Behavioral economics challenges the "rational man" assumption. But everyone knows (from early childhood on) that things are priced, for example, at $1.99 rather than $2.00 for the obvious reason that people are wired in ways that make the insignificant difference meaningful. And that goes to show that we are not 100% "rational". Yes, sellers may take us for fools but there are limits because they also want our return business.

But it does not work this way the public sector. Replacing regulators with nudgers does not "solve" the fundamental problem. "Softening" it does not solve the basic problem. 

Monday, February 01, 2016

Elections, war, peace and tech gadget addiction

Very few people in Iowa will soon caucus in that state's primaries. Political junkies feast, nevertheless. 

Voter participation in the U.S. is low. Public choice economists say they know why: most people have figured out that the odds that their vote can make a difference are very low. Theorists call their disinterest "rational ignorance". Outsized influence then accrues to interest groups. Those who cannot pass up team sports also remain involved -- for the thrills.

Buchanan's "Politics without romance" represents profound insights. Bryan Caplan goes further and suggests irrational ignorance.  Many of those who do vote (and/or participate somehow) embrace policies that will actually hurt them.  In a recent post on his blog, Caplan opines that most Americans' politics can be described in terms of their ADHD (Attention Deficit Hyperactivity Disorder) -- and that can be a good thing; they espouse awful policies but their ADHD causes them to not embrace these with any tenacity.  We are saved from the full consequences of the worst policy choices by a general lack of determination and follow-through.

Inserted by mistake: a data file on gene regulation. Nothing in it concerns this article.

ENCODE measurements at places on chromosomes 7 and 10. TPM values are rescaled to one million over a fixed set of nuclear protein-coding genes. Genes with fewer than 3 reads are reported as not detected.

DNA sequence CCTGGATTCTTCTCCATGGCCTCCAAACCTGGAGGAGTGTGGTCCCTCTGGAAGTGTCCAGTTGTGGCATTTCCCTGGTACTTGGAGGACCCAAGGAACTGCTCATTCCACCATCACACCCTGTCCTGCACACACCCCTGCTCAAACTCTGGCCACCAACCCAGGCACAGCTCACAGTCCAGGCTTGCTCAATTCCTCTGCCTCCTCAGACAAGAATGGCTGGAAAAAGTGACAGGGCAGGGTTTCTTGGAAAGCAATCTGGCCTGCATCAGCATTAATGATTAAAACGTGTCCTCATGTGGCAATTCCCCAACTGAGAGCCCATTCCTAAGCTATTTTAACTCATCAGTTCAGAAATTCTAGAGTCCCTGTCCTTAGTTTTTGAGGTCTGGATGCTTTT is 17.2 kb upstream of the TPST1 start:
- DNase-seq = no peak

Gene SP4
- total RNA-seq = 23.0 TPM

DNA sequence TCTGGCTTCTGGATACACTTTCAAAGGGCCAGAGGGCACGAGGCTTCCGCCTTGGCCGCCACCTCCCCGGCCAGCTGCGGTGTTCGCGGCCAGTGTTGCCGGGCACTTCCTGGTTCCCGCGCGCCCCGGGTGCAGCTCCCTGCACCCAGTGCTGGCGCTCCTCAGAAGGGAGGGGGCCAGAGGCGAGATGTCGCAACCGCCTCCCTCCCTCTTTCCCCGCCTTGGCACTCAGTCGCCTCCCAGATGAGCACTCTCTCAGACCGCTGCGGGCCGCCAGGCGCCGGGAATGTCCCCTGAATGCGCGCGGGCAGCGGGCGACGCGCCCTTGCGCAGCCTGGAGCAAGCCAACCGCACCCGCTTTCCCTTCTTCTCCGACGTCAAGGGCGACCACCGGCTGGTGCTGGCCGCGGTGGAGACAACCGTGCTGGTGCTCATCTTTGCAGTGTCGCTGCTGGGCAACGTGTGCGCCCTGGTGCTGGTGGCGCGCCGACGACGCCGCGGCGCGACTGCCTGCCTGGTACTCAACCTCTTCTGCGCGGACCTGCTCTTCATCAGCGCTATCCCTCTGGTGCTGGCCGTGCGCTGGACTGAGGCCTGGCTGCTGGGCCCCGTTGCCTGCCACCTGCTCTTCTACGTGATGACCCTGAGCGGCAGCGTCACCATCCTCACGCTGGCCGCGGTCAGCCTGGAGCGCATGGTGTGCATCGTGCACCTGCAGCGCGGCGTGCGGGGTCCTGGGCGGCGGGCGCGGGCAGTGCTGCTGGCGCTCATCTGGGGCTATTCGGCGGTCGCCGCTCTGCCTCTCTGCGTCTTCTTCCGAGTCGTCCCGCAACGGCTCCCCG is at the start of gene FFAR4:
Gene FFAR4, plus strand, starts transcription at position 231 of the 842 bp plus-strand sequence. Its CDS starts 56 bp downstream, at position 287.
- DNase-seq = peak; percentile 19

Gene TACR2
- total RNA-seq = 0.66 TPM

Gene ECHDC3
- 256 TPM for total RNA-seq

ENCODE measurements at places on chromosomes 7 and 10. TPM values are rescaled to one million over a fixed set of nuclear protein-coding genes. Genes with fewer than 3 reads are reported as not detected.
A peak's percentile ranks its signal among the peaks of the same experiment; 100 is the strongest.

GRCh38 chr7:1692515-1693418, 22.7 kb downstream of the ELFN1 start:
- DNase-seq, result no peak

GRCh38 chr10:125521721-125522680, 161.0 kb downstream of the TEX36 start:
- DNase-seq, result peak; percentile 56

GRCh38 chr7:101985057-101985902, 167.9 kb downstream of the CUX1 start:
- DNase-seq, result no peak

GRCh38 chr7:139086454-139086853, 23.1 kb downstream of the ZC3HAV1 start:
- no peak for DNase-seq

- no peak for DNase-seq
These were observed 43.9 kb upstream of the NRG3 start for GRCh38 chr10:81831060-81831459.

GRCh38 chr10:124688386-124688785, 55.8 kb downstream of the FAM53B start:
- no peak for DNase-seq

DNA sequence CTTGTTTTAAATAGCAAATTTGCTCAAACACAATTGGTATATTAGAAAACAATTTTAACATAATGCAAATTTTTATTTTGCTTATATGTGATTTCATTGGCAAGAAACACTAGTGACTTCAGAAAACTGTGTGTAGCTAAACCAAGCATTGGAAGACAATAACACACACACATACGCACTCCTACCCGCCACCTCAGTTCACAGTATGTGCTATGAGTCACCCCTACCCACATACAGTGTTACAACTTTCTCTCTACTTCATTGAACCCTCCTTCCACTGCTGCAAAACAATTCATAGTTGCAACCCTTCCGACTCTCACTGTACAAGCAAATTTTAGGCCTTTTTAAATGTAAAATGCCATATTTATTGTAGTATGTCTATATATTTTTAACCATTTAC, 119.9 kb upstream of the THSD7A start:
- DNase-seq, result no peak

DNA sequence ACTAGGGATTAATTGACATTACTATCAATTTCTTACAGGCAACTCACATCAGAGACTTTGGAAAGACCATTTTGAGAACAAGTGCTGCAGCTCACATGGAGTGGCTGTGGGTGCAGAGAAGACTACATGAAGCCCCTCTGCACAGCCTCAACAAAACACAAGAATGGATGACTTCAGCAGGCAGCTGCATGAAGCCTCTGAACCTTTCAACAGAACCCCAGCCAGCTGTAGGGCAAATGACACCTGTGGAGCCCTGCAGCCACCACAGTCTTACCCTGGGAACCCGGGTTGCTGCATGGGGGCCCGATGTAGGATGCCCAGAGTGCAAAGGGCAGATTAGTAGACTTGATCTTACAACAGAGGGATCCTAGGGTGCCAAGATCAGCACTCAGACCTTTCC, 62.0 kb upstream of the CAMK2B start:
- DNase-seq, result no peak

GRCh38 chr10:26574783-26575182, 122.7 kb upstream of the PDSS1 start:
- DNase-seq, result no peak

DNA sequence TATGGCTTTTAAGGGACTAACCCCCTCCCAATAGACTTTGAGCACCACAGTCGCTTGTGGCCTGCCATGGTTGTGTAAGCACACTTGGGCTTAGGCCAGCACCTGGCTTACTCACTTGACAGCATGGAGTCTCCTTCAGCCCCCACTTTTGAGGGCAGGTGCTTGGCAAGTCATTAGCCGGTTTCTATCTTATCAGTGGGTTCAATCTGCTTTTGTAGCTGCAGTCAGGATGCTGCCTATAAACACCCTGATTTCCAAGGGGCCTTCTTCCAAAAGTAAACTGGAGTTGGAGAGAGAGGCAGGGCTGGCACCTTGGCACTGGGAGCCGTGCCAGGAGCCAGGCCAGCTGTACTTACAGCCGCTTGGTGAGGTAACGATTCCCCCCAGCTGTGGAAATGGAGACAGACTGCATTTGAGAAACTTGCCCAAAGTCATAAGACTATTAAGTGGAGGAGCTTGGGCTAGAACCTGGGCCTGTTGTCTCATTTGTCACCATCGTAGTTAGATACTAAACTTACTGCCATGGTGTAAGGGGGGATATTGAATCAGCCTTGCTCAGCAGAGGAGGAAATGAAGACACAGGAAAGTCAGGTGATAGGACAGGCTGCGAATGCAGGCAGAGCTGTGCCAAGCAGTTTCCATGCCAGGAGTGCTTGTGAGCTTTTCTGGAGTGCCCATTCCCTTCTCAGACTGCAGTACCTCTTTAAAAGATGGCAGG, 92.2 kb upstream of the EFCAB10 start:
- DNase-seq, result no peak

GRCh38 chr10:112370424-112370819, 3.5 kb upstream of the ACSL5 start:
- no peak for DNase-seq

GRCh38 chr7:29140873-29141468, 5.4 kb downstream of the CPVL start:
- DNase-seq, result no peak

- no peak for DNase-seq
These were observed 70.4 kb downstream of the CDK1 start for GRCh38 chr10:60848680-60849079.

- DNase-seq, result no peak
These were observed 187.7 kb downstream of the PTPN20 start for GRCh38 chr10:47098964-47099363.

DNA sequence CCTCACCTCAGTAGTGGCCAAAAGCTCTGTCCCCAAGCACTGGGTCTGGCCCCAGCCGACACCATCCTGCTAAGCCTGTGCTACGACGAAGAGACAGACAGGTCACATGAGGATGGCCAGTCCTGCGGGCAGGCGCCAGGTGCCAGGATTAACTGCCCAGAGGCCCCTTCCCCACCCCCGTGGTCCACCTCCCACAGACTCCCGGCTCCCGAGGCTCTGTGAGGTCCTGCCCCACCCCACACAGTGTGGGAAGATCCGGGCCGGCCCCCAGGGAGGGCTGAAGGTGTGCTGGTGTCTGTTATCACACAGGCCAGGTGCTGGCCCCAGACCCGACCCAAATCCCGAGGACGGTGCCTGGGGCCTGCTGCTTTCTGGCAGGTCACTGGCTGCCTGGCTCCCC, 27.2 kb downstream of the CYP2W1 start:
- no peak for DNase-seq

Awful political choices have been with us through recorded history. Witness the many pointless and horrific wars. Steven Pinker sees these declining; our worst instincts are (very slowly) receding. That or mass ADHD, as we sink into in ever more tech gadget addiction.